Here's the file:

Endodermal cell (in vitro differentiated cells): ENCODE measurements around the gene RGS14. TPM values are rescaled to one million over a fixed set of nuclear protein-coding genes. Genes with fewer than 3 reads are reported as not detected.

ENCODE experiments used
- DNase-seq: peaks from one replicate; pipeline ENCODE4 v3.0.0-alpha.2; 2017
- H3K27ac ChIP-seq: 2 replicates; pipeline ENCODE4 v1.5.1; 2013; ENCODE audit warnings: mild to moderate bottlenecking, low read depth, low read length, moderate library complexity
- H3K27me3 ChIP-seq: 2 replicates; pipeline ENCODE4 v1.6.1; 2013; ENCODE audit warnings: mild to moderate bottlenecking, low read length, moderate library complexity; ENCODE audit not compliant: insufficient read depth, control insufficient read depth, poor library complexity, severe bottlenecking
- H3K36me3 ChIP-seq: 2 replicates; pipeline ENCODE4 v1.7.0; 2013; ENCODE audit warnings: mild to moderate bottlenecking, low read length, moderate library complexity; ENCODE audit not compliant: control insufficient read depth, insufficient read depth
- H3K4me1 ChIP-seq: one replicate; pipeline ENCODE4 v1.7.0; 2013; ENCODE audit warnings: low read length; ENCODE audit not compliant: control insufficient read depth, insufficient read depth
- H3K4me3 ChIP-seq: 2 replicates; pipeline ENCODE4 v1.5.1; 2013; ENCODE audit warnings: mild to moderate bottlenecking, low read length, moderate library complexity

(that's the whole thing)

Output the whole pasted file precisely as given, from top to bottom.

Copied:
Endodermal cell (in vitro differentiated cells): ENCODE measurements around the gene RGS14. TPM values are rescaled to one million over a fixed set of nuclear protein-coding genes. Genes with fewer than 3 reads are reported as not detected.

ENCODE experiments used
- DNase-seq: peaks from one replicate; pipeline ENCODE4 v3.0.0-alpha.2; 2017
- H3K27ac ChIP-seq: 2 replicates; pipeline ENCODE4 v1.5.1; 2013; ENCODE audit warnings: mild to moderate bottlenecking, low read depth, low read length, moderate library complexity
- H3K27me3 ChIP-seq: 2 replicates; pipeline ENCODE4 v1.6.1; 2013; ENCODE audit warnings: mild to moderate bottlenecking, low read length, moderate library complexity; ENCODE audit not compliant: insufficient read depth, control insufficient read depth, poor library complexity, severe bottlenecking
- H3K36me3 ChIP-seq: 2 replicates; pipeline ENCODE4 v1.7.0; 2013; ENCODE audit warnings: mild to moderate bottlenecking, low read length, moderate library complexity; ENCODE audit not compliant: control insufficient read depth, insufficient read depth
- H3K4me1 ChIP-seq: one replicate; pipeline ENCODE4 v1.7.0; 2013; ENCODE audit warnings: low read length; ENCODE audit not compliant: control insufficient read depth, insufficient read depth
- H3K4me3 ChIP-seq: 2 replicates; pipeline ENCODE4 v1.5.1; 2013; ENCODE audit warnings: mild to moderate bottlenecking, low read length, moderate library complexity